I WAS struck last week how little notice was paid to the fourth anniversary of the Brexit referendum which took place last Tuesday.

I wasn’t expecting the lampposts to be hung with mourning crepe nor a day of fasting and penitence to be observed.

However, given the huge damage that has been done, and will continue to be done, it was worthy of not just recall and regret but also some analysis of how things have unravelled since then.

For the UK has moved on from what what was seen in the days immediately following the vote as a likely speedy soft exit to the inevitability of, at best, a hard and complete break, not just with the EU but with the interconnected reality of the modern world.

The initial result took Scotland by surprise. Scotland voted overwhelmingly to remain in the EU, and in the immediate aftermath of the decision there was a substantial degree of political unanimity at Holyrood that we should seek the strongest of ties, most probably by means of continuing membership, or close association with, the single market and the customs union.

In that expectation we all took some heart from the initial approach of the May government. Although Theresa May’s speech at the Tory party conference in October 2016 caused concern, it was recognised that she was, as ever, playing to the Tory gallery.

It was her Lancaster House speech in January 2017 that fully delineated the disastrous and foolish red lines which locked her into a failing battle with both her fellow Tories and the EU.

The impossibility of her winning those battles was made clear shortly afterwards when she called an unnecessary General Election and put herself in hock to those in her party who wanted to play out in real life a 19th-century fantasy of absolute sovereignty and exceptionalism.

In the end she was cast aside by the misfits and ideologues who had slowly taken over the Conservative party.

Of course, Boris Johnson is their prisoner too, but he was willingly bought with the bauble of high office. Meanwhile the Scottish Tories remain scared stiff of standing up to them.

The greatest tragedy of all this for the UK is that current and future economic damage, loss of global reputation and the debasement of politics and governance could have been avoided had May recognised that a compromise with both the EU and the other nations of the UK was not only possible but the best way forward.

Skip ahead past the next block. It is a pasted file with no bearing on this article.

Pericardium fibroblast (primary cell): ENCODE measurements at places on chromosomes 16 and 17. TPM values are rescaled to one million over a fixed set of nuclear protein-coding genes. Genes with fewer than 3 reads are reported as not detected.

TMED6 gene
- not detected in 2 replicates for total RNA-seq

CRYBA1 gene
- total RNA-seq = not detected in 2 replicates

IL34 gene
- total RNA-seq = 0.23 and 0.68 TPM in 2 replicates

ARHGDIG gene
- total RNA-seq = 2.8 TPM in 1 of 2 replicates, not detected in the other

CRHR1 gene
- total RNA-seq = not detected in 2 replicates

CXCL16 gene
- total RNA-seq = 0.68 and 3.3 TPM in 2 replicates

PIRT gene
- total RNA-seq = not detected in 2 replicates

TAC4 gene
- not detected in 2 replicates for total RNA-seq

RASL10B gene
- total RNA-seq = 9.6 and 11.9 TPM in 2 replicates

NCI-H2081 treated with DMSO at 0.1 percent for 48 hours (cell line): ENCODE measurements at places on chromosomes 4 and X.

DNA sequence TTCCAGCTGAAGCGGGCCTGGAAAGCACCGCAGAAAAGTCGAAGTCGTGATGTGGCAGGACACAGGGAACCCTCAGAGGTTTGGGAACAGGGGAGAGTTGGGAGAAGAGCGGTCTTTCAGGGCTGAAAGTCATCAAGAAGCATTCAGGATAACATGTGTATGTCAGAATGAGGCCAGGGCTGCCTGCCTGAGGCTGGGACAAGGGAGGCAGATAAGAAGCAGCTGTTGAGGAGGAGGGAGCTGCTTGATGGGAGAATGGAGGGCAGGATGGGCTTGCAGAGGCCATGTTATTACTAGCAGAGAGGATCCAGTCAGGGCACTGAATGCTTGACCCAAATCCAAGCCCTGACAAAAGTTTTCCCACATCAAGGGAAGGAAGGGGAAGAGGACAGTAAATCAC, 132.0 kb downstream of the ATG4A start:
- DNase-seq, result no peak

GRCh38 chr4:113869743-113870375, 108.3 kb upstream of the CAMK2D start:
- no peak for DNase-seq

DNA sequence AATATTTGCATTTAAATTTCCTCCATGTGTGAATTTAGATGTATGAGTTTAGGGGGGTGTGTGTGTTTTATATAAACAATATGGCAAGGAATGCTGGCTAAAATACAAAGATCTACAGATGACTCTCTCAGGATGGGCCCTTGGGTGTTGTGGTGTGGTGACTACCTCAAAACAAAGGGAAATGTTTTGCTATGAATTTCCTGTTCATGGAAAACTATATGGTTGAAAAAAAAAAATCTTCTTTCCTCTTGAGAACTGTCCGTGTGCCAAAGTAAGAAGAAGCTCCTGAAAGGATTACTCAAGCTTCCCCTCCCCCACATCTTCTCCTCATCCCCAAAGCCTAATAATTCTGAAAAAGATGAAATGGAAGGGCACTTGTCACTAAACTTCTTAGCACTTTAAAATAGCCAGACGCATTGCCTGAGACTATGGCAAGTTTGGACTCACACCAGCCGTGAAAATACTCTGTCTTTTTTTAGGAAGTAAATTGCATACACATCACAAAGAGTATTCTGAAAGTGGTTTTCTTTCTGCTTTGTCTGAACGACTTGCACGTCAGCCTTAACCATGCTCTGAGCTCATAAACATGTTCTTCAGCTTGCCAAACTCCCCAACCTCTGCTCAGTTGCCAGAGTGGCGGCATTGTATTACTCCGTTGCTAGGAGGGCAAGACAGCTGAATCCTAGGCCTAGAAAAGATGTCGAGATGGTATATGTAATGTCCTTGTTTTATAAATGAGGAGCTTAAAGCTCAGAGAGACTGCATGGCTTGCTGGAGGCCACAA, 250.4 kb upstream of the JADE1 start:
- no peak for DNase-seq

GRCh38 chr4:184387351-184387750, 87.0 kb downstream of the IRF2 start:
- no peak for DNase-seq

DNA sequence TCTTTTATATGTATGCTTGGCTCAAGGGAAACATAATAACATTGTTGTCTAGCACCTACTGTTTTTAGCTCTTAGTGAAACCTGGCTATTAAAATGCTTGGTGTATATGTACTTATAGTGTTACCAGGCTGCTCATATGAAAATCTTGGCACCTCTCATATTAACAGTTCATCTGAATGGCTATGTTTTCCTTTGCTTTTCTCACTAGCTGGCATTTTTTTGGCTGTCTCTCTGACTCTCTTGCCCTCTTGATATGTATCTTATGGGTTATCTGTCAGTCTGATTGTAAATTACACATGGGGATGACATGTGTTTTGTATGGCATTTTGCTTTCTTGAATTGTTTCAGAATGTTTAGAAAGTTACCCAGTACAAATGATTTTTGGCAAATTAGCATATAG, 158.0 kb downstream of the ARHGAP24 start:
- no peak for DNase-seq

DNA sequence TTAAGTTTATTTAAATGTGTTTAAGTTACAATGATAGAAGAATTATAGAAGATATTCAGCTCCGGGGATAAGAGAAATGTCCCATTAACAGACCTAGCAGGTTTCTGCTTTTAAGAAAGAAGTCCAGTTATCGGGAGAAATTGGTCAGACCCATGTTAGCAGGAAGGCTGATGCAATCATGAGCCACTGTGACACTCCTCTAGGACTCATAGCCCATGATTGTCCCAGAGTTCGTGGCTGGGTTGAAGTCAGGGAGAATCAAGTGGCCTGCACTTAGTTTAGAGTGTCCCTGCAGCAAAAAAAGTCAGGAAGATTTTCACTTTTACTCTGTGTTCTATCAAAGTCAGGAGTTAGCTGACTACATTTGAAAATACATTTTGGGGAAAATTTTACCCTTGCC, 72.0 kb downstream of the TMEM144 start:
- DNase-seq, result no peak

She didn’t, and those now running the show don’t either. In fact they revel in absolutism.

I have often observed that had May sat Nicola Sturgeon, Carwyn Jones, Arlene Foster, Martin McGuinness and Jeremy Corbyn down round the cabinet table in Number 10 in the autumn of 2016 and – instead of hectoring them – genuinely asked them to work with her to find a deal to which everyone could sign up, then at least some of the heartache and political chaos of the past four years could have been avoided.

Of course, she did agree to establish a new committee of the discredited Joint Ministerial Council with a written remit which seemed to provide an opportunity for co-operation, but it was no sooner in operation than it was trashed in practice by the UK, a process that has simply got worse with each passing year.

The outcome for Scotland is currently tough, and the immense damage being done by Covid can only be exacerbated by the inevitable Brexit recession.

But the prognosis for Scotland is getting better, as the independence polls show.

Those who have now seen at close quarters the way in which the UK Government works and who recall being lied to during the first indyref are drawing their own conclusions. Scotland’s constitutional history shows that this country”s voters are slow to change their minds on the biggest issues, but there is no doubt that they are, bit by bit, changing them.

I was, for example, very heartened this week to hear from an old friend, who had been resolutely opposed to “separatism”, as he puts it. Now he has accepted that there is no other sensible alternative.

Our First Minister and her leadership of a cautious but competent government at a very difficult time is a key factor.

But another factor lies in the detail of the Brexit clusterbourach which has unfolded over the past 48 months.

We should not only be clear about that, but must also make sure our fellow citizens know the story too.